Indian children concerned about violence, poor education
Violence against children and poor education are the two key worries among children in India, according to a UNICEF survey released here on Thursday. Access to healthcare, poverty, bullying or mistreatment and natural disasters are the other main worries, according to the survey.
Over 95% of children in India are worried about violence against them and, what is a matter of concerm is that 51% children who worry about violence being personally inflicted upon them, belong to the tender age group of 9-12 years old.
The survey further said that in the younger age group, the fear of violence against chil- dren personally affecting them, was higher among girls (53%) than boys (47%).
According to experts, reportage of child abuse and sexual violence against children in India has been alarmingly high in the past decade and has led to a constant fear among children in India. This has led to a large number of children expressing their concerns over such issues.
Not only this, acts of terrorism, such as bombs exploding in public places and killing people, also worry as many as 95% of the children surveyed, among which, 48% of children were worried that they may be personally affected by terrorism.
Poor education system in the country has also been a major cause for concern among children in the coun- try. As high as 96% children worry about access to quality education, that is, having little or no access to schools, teachers, an archaic curriculum and lack of infrastructure, according to the UNICEF survey. And as high as 94% of Indian children also worry about access to quality healthcare and an overwhelming majority of 97% of children are worried about poverty in the country, while half among them feel that it could directly affect them someday. The report was released by UNICEF on World Children’s Day on 20 November, which marks the anniversary of the adoption of the Convention on the Rights of the Child, to give children their own platform to help save children’s lives, fight for their rights and fulfil their potential.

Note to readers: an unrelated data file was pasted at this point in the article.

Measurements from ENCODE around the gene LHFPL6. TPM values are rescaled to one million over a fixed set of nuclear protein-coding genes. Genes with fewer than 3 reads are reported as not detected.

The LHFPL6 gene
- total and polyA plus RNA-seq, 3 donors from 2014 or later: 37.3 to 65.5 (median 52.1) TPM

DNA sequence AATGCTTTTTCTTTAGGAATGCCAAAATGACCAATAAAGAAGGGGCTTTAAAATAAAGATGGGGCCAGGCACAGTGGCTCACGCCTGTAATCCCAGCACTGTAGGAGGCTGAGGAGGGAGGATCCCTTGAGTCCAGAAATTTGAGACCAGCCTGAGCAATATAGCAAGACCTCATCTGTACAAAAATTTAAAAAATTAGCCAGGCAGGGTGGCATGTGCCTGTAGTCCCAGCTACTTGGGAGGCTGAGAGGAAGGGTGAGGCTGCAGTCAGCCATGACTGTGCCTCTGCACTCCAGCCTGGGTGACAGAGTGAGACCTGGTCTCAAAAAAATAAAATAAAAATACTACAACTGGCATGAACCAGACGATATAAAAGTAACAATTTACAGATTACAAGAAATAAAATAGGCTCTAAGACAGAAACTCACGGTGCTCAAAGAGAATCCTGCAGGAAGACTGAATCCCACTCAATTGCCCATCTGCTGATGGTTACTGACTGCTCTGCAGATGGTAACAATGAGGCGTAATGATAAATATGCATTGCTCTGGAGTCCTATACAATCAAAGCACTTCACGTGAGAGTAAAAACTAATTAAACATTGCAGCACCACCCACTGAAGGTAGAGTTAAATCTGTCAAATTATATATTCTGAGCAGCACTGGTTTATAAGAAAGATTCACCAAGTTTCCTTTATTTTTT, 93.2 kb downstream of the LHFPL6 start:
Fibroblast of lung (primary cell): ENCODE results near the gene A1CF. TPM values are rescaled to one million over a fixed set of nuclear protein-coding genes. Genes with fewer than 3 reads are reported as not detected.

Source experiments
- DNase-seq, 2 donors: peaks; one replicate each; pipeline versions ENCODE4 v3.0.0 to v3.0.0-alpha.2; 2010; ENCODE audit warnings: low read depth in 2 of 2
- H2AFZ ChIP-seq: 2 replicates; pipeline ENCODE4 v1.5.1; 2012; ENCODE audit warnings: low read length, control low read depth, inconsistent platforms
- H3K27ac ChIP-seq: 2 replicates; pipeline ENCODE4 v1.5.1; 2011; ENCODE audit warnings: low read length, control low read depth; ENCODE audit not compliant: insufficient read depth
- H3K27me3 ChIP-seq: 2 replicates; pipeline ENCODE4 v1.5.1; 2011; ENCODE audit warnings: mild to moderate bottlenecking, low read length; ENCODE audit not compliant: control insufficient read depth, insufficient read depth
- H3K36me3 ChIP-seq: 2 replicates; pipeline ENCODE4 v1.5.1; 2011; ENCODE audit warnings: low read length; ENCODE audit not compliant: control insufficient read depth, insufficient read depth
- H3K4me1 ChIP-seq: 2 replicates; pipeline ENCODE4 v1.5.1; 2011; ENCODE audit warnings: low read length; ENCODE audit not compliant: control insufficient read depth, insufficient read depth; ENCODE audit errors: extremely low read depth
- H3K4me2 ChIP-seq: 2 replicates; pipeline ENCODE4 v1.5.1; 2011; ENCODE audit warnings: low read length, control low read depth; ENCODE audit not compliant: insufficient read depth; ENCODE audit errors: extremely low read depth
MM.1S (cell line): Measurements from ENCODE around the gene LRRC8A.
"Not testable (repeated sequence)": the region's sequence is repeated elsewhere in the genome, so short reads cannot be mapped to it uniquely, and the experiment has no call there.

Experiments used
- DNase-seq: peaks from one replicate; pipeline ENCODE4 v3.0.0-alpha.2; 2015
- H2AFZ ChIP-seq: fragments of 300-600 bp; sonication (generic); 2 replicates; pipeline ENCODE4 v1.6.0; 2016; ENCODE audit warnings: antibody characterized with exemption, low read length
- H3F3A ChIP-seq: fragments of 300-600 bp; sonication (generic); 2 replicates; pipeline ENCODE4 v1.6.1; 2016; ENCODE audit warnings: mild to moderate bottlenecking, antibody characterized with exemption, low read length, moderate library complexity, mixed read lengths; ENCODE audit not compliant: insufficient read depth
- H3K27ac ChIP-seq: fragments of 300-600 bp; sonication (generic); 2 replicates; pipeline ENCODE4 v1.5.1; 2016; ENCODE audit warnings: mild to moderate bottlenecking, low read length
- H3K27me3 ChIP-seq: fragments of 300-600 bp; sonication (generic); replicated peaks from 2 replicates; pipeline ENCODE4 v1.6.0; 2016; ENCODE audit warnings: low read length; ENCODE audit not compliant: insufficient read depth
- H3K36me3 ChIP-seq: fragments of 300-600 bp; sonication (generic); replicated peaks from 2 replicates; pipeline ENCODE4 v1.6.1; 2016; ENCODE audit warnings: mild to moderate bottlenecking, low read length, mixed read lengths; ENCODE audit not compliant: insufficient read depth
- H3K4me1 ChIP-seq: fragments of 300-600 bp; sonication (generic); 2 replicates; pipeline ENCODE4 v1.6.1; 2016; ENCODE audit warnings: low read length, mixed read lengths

Justin Forsyth, Deputy Executive Director, UNICEF, said that as part of Children’s Day celebrations this year, the idea was to hear the children themselves speaking on issues that concern them. “We visited Jharkhand and it was very inspiring to see the work being done by the state government, civil society, and the corporate sector on nutrition, child marriages, water sanitation and malnutrition,” Forsyth said. Forsyth further added that despite so many problems, he was impressed with the energy and progress made in India on so many of these issues. Extreme poverty in India has come down from 28-29% to around 15%, he said, adding that India has scripted a success story in addressing some of these key problems.